In the lyrics William compares himself with the biblical David who serves under the tyrannic king Saul.As the merciful David defeats the unjust Saul and is rewarded by God with the kingdom of Israel, so too William hopes to be rewarded a kingdom.It tells of the Father of the Nation William of Orange who was stadholder in the Netherlands under the King of Spain.In the first person, as if quoting himself, William speaks to the Dutch people about both the revolt and his own, personal struggle: to be faithful to the king, without being unfaithful to his conscience: to serve God and the Dutch people.Both the "Wilhelmus" and the Dutch Revolt should be seen in the light of the 16th century Reformation in Europe and the resulting persecution of Protestants by the Spanish Inquisition in the Low Countries.Militant music proved very useful not only in lampooning Roman clerks and repressive monarchs but also in generating class transcending social cohesion.Though only proclaimed the national anthem in 1932, the "Wilhelmus" already had a centuries-old prior history. last) English warning shot, Tromp fired a full broadside thereby beginning the Battle of Goodwin Sands and the First Anglo-Dutch War.It had been sung on many official occasions and at many important events since the outbreak of the Dutch Revolt in 1568, such as the siege of Haarlem in 1573 and the ceremonial entry of the Prince of Orange into Brussels on 18 September 1578. During the Dutch Golden Age, it was conceived essentially as the anthem of the House of Orange-Nassau and its supporters – which meant, in the politics of the time, the anthem of a specific political faction which was involved in a prolonged struggle with opposing factions (which sometimes became violent, verging on civil war).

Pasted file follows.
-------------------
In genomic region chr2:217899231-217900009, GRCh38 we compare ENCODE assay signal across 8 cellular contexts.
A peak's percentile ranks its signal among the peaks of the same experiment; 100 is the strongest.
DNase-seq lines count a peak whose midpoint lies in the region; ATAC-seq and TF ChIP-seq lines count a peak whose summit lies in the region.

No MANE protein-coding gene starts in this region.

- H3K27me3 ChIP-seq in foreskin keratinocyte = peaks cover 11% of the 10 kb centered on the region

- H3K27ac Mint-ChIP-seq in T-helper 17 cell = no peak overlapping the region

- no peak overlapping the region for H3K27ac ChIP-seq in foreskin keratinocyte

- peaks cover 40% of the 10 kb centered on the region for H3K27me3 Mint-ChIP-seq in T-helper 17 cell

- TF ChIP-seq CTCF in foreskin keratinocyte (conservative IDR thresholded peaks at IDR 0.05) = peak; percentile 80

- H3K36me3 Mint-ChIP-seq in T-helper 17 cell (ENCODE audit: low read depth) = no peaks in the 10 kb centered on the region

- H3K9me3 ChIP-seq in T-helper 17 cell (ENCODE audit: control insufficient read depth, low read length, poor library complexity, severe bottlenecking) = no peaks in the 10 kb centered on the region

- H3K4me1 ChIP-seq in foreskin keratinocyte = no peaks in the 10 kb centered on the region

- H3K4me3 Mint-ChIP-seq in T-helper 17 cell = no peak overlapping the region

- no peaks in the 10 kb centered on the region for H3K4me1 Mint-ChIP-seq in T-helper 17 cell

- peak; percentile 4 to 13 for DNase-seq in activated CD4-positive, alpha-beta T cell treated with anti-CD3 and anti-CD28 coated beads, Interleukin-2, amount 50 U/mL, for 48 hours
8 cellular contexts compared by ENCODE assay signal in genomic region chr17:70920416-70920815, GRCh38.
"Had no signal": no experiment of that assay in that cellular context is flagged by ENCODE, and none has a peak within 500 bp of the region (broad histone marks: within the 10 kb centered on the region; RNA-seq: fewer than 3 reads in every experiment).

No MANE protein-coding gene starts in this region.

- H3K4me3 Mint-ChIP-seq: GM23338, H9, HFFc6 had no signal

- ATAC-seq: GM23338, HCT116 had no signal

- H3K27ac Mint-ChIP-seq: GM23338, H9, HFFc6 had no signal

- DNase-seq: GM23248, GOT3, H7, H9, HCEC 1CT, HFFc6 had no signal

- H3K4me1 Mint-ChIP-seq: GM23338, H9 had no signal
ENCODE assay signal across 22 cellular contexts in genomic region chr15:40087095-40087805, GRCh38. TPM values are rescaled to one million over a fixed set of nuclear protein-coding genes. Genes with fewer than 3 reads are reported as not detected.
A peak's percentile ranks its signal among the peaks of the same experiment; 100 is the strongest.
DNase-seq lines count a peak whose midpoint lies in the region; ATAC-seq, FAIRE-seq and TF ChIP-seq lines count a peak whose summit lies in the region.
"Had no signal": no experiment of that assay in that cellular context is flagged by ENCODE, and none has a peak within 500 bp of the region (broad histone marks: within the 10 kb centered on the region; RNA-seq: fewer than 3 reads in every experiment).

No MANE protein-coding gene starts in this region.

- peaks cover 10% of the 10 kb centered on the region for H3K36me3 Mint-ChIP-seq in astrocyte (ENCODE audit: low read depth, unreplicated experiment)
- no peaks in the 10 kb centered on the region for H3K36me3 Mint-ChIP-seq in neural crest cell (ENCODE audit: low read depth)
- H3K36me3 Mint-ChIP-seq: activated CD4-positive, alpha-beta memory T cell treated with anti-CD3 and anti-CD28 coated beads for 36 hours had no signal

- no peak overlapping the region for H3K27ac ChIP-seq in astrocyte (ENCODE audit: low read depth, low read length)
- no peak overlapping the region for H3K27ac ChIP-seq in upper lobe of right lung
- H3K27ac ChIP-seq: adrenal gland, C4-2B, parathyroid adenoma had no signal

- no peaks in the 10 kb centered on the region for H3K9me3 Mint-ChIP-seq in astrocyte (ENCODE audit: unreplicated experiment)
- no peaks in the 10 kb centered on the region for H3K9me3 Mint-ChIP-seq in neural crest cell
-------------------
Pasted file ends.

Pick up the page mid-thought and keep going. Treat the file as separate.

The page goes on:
Like many of the songs of the period, it has a complex structure, composed around a thematic chiasmus: the text is symmetrical, in that verses one and 15 resemble one another in meaning, as do verses two and 14, three and 13, etc., until they converge in the 8th verse, the heart of the song: "Oh David, thou soughtest shelter from King Saul's tyranny.It has been claimed that during the gruesome torture of Balthasar Gérard (the assassin of William of Orange) in 1584, the song was sung by the guards who sought to overpower Gérard's screams when boiling pigs' fat was poured over him. Therefore, the fortunes of the song paralleled those of the Orangist faction.Trumpets played the "Wilhelmus" when Prince Maurits visited Breda, and again when he was received in state in Amsterdam in May 1618.But most probably it is simply a reference to the broader meaning of the word, which points out William as a ''native'' of the fatherland, as appose to the king of Spain, who was seldom or not in the Netherlands. Another legend claims that following the Navigation Acts (a 1651 ordinance by Oliver Cromwell requiring all foreign fleets in the North Sea or the Channel to dip their flag in salute) the "Wilhelmus" was sung (or rather, shouted) by the sailors on the Dutch flagship Brederode in response to the first warning shot fired by an English fleet under Robert Blake, when their captain Maarten Tromp refused to lower his flag.The prince thus states that his roots are Germanic rather than Romance – in spite of his being Prince of Orange as well. At the end of the song, which coincided with the third (i.e.Dutch composer Adriaen Valerius recorded the current melody of the "Wilhelmus" in his "Nederlantsche Gedenck-clanck" in 1626, slowing down the melody's pace, probably to allow it to be sung in churches.